moon ai main

Taking a high-resolution photo of the moon is a surprisingly difficult task. Not only is a long enough lens required, but the camera typically needs to be mounted on a tracking system of some kind, as the moon moves too fast for the long exposure times needed. That’s why plenty were skeptical of Samsung’s claims that their latest smart phone cameras could actually photograph this celestial body with any degree of detail. It turns out that this skepticism might be warranted.

Samsung’s marketing department is claiming that this phone is using artificial intelligence to improve photos, which should quickly raise a red flag for anyone technically minded. [ibreakphotos] wanted to put this to the test rather than speculate, so a high-resolution image of the moon was modified in such a way that most of the fine detail of the image was lost. Displaying this image on a monitor, standing across the room, and using the smartphone in question reveals details in the image that can’t possibly be there.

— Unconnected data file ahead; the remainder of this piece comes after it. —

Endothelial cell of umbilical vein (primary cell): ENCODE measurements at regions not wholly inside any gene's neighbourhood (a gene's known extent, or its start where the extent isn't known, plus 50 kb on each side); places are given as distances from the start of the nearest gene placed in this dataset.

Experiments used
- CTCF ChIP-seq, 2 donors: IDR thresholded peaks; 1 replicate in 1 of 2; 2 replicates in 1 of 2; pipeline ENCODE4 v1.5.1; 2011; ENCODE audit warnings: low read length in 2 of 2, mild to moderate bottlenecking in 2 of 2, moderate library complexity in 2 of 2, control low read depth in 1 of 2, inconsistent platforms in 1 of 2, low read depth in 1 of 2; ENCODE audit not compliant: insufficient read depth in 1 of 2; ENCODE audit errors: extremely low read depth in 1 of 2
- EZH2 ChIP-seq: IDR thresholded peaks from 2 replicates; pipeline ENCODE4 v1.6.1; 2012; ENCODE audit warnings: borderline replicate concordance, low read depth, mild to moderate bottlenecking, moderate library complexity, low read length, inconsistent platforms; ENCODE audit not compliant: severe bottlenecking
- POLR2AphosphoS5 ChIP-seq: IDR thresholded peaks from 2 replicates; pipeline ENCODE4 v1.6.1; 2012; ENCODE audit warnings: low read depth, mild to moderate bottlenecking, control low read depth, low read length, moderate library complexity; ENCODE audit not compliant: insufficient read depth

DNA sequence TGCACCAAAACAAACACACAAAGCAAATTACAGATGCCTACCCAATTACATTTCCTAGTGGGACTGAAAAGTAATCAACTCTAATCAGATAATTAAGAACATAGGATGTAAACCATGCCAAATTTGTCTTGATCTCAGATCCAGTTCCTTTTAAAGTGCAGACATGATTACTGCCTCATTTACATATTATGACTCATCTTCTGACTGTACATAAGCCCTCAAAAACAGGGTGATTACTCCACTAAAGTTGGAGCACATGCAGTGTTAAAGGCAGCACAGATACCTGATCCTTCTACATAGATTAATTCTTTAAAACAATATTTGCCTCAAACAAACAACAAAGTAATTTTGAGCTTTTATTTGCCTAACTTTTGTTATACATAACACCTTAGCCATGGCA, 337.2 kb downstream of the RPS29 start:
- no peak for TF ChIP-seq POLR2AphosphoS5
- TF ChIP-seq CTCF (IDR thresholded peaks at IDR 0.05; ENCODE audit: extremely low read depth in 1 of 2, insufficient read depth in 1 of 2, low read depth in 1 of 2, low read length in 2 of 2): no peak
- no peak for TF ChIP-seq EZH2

The image that accompanies this post shows the two images side-by-side for those skeptical of these claims, but from what we can tell it looks like this is essentially an AI system copy-pasting the moon into images it thinks are of the moon itself. The AI also seems to need something more moon-like than a ping pong ball to trigger the detail overlay too, as other tests appear to debunk a more simplified overlay theory. It seems like using this system, though, is doing about the same thing that this AI camera does to take pictures of various common objects.